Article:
Lipid extraction from serum and liver: The total lipids of sera samples (500 μL) and liver (2 g) were extracted with chloroform: methanol (2:1, v/v) according to the method of Folch et al. (1957). The quantities of total lipids in the sera and liver samples were measured gravimetrically after evaporating the extracting solvent in the sera and liver extracts.

Physicochemical studies: The physicochemical properties of the DFPO were determined immediately by the AOAC (1975).

Fatty acid composition of the oil: Fatty acid profile of the oil was obtained using a high-performance-liquid chromatographic technique (HPLC).

Proximate composition of the diets: The proximate composition of both control and test diets were determined using the method of AOAC (1984).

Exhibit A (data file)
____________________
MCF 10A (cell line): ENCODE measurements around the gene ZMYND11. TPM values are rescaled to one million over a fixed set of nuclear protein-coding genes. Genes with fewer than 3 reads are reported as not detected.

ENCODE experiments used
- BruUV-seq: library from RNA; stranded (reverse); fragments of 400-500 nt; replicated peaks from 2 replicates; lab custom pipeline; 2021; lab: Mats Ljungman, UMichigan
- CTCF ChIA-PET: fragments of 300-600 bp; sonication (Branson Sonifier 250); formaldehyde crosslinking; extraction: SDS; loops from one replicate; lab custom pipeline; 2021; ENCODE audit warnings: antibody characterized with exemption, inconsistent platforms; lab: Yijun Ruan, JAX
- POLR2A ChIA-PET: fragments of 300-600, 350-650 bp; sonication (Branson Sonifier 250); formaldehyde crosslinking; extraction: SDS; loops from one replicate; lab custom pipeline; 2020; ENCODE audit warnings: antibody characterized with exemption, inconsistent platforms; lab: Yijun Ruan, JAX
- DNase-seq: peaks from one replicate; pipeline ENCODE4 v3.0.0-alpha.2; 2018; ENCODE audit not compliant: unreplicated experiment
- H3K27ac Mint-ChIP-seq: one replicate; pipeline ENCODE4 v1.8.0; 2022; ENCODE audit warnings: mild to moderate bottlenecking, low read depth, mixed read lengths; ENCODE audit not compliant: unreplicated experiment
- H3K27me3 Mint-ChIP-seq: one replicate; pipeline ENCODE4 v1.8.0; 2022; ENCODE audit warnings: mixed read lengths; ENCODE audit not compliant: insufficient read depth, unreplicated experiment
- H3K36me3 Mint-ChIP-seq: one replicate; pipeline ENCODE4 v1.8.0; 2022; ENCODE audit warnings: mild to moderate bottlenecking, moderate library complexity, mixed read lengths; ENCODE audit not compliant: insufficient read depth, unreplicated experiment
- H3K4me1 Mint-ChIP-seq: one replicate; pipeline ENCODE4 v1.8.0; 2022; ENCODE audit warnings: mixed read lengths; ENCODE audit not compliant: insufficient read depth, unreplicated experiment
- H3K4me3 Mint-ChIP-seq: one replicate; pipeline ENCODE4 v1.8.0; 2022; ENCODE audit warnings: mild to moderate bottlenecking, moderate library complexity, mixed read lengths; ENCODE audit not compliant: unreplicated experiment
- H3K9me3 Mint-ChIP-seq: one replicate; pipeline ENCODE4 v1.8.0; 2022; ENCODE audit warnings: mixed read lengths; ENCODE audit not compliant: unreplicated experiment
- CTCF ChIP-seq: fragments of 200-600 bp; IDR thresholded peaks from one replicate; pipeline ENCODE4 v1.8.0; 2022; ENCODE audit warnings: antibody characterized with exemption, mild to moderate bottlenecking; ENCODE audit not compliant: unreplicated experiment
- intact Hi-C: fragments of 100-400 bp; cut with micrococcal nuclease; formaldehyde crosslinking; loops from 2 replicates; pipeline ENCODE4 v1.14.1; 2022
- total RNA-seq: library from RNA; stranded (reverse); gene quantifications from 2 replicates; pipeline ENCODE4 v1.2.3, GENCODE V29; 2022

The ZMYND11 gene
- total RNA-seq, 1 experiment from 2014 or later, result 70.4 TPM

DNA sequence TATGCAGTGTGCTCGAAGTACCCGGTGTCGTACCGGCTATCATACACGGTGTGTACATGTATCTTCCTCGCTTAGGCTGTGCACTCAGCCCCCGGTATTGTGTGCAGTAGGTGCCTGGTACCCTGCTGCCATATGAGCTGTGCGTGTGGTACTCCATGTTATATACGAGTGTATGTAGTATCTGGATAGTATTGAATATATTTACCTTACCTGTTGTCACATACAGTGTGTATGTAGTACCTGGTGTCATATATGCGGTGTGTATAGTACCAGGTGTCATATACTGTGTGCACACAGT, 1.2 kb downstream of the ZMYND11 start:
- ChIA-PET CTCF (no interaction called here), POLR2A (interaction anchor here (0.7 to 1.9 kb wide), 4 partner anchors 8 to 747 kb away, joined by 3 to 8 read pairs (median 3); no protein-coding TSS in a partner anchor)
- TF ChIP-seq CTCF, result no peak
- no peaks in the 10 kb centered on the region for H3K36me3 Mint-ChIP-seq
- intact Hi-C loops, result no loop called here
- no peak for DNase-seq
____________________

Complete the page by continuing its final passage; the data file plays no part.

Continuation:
Statistical analysis: Arithmetic mean and standard error of mean were calculated and all the data obtained were analyzed statistically using Analysis of Variance (ANOVA). Statistical analyses were made by a SPSS for Windows version 13.0 packaged statistics program. All results represented were Mean+Standard Error of mean (SEM) of six determinations.

RESULTS AND DISCUSSION

Findings from our study showed that Dacryodes edulis (G.Don) pulp yielded a pale yellow oil (26.4±0.81% yield) with an agreeable odour. The oil existed in the semisolid state at laboratory temperature of 29°C. The percentage oil yield of 26.4 indicates that the pulp is a rich source of lipids. This is comparable to other reports by Lam et al. (1987) and Ajibesin (2011). Supplementation of DFPO (10%) into the diet did not cause any significant difference in body weight gain between the control and the test groups since the p. value (0.11) was greater than 0.05. The average body weight increased from 183.51±2.3 g to 190.47±0.6 g after six weeks of feeding (Table 2).